"Nnngh... stop movin, niisan..."
Obediently, he stopped moving, and reflected that if only Mustang could project the same soft weariness, he'd never have to complain about Ed's discipline again. Thank god the man was a smug bastard who wouldn't sound less than superior even on his deathbed.
It was Maria Ross who slipped back in, and she was beaming shamelessly as she put down the bowl of broth on the bedside table. Winry and Auntie Pinako were watching from the door.
"Need a hand?" Ross offered quietly. He sighed -- there was no way he could feed his brother alone, even though he wanted to -- and rolled on his front, gently bringing Al with him. Lieutenant Ross fluffed up the pillows just so, and was very careful when she helped Ed to sit his brother up.
Alphonse looked like a puppet with cut strings, slumped bonelessly against the headboard, but the eyes -- through the thick lashes and the heavy, sleep-swollen lids -- were clear and tracking her slow movements easily enough. Ed sat up too, wincing discretely --he was sore from staying unmoving for so long and his bladder was definitely not happy with the change of position, but there was no way he'd leave the bed to stretch and take care of business. Al's hand was closed on his own, weak enough that he knew it would be no trouble at all to shake it off, and yet served to keep him in place more surely than shackles.
He made sure the blanket covered Al's chest, nodded his thanks when Ross covered Al's bare shoulders, and reached over Al with his free hand to pick up the bowl. She took the bowl back, though, when he realized that he couldn't hold it and feed Al.
It was weird, to be spoon-feeding his brother like a baby. But good also. Intimate. Grounding. And he didn't mind Ross; she'd always watched over them with a mix of tenderness and fierceness, like a tigress with her cubs, even though they were so much more able to defend themselves than she was.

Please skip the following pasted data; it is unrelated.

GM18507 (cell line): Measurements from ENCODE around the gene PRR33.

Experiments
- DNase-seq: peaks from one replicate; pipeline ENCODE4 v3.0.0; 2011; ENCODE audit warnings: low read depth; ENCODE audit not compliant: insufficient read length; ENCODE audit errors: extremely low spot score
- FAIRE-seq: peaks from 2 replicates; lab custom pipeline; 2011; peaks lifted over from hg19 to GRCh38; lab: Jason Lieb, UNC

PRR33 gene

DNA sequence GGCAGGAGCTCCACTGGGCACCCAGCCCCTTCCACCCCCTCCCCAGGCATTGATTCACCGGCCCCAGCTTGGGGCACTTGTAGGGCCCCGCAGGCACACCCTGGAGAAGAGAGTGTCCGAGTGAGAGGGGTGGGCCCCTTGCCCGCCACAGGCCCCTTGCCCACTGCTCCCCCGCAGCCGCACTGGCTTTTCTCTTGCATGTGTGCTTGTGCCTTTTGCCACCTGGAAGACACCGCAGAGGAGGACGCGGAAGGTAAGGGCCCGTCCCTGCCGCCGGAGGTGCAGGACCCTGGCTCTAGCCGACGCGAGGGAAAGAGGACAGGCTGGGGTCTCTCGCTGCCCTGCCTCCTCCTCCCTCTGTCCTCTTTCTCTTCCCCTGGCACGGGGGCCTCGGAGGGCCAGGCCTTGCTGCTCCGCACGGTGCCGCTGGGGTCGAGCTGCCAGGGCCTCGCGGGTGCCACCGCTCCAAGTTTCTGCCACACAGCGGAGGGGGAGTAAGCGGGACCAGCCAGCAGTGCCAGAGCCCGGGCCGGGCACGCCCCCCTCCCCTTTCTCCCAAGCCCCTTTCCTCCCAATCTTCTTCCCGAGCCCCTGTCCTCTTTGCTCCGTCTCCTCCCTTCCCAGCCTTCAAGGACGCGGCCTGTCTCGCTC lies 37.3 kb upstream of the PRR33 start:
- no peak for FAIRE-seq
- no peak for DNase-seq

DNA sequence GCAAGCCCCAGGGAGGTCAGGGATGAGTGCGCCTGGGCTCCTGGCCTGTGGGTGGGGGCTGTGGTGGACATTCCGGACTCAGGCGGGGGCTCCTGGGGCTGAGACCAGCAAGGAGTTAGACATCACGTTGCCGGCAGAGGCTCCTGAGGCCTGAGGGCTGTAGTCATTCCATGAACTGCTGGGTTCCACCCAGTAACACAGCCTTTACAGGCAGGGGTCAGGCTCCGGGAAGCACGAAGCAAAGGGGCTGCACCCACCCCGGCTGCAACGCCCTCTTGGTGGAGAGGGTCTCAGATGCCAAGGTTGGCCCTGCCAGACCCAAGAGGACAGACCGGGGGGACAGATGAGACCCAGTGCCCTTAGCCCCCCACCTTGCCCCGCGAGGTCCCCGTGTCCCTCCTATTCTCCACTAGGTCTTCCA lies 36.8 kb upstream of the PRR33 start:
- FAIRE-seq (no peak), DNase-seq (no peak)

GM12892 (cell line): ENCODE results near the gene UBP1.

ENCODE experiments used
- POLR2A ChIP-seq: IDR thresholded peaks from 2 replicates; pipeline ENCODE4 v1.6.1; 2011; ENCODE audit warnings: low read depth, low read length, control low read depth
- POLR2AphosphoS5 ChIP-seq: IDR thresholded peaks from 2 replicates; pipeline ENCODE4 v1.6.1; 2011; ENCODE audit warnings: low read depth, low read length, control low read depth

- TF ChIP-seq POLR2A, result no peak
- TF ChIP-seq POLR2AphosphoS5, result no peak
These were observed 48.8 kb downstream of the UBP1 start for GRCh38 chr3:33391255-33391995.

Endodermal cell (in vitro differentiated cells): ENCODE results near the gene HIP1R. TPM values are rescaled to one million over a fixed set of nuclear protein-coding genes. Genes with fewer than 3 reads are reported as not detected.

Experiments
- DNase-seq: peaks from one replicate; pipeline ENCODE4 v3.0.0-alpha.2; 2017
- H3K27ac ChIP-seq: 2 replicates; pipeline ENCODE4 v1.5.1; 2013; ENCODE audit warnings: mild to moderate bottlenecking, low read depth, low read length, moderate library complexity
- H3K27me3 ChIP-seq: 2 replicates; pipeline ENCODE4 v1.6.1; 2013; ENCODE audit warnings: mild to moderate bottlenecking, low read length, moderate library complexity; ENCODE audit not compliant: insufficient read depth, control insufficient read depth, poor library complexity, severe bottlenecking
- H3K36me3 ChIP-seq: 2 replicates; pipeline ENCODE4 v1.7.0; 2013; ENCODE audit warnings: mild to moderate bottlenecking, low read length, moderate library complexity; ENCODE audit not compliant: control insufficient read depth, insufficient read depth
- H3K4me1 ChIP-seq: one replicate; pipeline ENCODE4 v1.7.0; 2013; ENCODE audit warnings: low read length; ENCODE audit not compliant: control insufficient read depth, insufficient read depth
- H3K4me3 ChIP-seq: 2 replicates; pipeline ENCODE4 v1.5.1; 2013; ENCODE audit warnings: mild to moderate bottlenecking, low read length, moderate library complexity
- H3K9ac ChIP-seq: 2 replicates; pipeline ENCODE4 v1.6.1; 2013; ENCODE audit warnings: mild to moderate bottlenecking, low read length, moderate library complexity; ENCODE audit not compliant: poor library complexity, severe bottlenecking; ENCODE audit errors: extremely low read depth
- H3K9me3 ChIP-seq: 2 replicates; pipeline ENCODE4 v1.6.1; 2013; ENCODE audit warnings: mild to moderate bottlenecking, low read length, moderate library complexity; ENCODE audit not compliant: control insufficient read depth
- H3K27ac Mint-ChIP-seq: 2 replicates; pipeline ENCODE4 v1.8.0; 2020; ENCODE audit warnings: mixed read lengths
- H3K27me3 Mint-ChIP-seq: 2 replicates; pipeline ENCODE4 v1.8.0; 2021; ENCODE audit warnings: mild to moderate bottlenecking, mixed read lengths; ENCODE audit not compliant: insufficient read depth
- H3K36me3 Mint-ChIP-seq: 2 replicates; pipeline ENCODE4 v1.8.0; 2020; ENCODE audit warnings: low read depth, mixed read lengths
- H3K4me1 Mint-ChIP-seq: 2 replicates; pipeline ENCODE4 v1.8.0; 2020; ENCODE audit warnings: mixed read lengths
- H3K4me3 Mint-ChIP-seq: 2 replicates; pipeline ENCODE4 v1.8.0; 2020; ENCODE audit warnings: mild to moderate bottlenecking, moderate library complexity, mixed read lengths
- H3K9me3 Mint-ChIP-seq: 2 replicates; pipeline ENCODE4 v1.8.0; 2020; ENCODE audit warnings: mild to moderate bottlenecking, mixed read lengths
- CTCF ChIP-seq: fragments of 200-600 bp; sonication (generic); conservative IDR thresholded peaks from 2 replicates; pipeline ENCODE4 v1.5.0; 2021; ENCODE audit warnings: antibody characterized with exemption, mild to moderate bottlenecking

In the living room, he could hear Winry whispering excitedly, barely waiting for the other person to reply. She must have been on the phone, because he couldn't hear anyone else talking. He hoped she wouldn't call anyone who would want to drop in; he wanted to keep his brother to himself a little while longer.
He wiped broth off his brother's lips with his thumb, smiling back when they quirked under his finger and Al's hand closed around his braid and tugged, a little jerkily.
"Hey, Al," he whispered. Ross busied herself with the bowl and the spoon and it was just as if she hadn't caught the trembling in his smile and his voice. "Anything you need?"
And he meant anything, too. Alphonse knew it, because his eyes were laughing, even though he didn't emit more than a rusty cough that would barely pass as a chuckle.
"Uh. Pee," his brother admitted, and glanced at Ross in askance. She grimaced briefly, probably imagining the logistics of the action.
"No way he can sit up on his own," Ed admitted with a frown, and he didn't like the idea of moving his brother when it was so cold outside. Al was already alternating between sweaty and clammy a bit too much for his tastes.